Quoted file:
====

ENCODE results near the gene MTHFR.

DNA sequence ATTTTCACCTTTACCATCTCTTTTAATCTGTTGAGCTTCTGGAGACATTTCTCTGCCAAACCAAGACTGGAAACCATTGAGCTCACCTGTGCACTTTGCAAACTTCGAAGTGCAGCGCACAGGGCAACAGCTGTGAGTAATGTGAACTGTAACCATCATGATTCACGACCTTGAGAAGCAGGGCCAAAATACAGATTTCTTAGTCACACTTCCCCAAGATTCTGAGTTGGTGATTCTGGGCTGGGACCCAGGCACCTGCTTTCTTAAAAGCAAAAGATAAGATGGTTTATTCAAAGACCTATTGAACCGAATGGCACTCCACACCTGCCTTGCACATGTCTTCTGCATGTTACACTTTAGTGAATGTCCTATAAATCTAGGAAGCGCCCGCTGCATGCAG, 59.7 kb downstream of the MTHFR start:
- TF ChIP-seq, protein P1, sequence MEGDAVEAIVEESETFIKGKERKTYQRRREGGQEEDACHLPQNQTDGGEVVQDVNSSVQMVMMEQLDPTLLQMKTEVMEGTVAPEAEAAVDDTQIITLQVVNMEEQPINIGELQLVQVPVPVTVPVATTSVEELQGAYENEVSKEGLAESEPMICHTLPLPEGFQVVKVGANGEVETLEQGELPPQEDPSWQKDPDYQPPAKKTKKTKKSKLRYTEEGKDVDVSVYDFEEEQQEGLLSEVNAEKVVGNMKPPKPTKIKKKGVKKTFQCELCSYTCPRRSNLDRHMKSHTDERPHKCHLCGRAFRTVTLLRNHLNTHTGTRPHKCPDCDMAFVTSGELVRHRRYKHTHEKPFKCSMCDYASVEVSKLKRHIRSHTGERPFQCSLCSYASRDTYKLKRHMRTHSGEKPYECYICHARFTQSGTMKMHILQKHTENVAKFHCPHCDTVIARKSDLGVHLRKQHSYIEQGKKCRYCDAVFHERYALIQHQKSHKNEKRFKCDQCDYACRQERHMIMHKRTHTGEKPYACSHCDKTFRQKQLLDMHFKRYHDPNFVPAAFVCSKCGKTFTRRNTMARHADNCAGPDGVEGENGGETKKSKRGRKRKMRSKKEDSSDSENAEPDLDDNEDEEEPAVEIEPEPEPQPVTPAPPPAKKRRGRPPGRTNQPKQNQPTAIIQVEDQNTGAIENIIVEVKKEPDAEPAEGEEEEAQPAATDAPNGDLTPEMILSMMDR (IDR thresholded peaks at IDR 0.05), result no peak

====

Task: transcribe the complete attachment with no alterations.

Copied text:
ENCODE results near the gene MTHFR.

DNA sequence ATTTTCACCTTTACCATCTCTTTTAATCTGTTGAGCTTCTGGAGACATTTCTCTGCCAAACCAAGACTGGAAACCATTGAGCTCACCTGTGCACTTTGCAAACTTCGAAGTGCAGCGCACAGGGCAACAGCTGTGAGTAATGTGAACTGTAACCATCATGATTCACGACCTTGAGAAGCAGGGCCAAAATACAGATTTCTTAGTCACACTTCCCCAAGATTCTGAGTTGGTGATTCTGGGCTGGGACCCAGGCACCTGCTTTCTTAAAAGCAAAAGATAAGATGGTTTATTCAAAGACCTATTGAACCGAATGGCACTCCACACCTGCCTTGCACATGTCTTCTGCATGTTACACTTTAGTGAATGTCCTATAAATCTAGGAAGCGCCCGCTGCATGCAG, 59.7 kb downstream of the MTHFR start:
- TF ChIP-seq, protein P1, sequence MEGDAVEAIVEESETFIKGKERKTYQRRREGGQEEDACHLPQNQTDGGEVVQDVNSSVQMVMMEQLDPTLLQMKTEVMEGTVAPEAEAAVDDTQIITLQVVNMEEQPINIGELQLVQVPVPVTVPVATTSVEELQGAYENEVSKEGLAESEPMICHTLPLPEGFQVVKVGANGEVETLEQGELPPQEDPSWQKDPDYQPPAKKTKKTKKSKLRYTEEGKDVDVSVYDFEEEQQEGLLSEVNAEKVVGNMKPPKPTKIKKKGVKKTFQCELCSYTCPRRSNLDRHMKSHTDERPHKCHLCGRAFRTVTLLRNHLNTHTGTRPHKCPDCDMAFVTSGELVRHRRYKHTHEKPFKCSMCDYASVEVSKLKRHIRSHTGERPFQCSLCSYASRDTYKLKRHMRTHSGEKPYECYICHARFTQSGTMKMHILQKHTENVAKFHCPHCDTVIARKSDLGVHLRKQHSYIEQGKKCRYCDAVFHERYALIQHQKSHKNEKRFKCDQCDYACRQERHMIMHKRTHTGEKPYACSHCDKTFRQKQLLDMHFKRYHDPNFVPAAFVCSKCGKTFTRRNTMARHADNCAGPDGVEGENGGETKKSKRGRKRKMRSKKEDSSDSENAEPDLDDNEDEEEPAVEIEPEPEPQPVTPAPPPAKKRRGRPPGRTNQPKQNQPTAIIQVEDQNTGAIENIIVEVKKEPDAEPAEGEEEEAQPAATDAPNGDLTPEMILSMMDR (IDR thresholded peaks at IDR 0.05), result no peak